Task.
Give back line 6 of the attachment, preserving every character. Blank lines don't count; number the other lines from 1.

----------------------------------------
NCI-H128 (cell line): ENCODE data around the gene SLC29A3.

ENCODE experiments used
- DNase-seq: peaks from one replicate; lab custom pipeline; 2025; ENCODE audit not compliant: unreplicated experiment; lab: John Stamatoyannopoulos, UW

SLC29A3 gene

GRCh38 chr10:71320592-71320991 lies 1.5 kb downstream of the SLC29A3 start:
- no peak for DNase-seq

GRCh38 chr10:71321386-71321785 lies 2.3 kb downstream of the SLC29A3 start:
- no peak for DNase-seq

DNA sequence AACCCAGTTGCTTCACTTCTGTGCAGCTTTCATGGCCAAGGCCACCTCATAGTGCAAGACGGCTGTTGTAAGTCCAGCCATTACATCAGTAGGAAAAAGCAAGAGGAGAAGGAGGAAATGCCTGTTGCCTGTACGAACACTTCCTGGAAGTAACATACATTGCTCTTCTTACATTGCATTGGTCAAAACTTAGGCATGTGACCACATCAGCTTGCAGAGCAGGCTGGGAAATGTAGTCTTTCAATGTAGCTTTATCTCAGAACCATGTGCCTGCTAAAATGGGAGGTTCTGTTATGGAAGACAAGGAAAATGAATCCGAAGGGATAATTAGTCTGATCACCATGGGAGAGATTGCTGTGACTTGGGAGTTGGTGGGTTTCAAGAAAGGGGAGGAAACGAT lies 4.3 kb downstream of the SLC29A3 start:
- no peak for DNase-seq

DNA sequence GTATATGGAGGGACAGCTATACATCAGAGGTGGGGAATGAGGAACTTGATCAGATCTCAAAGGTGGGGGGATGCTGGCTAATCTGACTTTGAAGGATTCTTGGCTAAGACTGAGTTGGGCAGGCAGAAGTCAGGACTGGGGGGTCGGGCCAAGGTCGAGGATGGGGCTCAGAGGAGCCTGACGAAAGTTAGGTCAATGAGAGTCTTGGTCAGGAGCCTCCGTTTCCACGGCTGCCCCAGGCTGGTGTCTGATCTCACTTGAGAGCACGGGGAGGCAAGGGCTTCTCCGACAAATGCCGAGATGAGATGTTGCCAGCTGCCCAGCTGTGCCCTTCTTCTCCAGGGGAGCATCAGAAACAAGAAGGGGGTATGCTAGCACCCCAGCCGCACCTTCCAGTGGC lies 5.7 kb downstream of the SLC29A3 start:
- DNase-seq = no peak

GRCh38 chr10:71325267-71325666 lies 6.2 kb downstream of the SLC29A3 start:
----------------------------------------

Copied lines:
- no peak for DNase-seq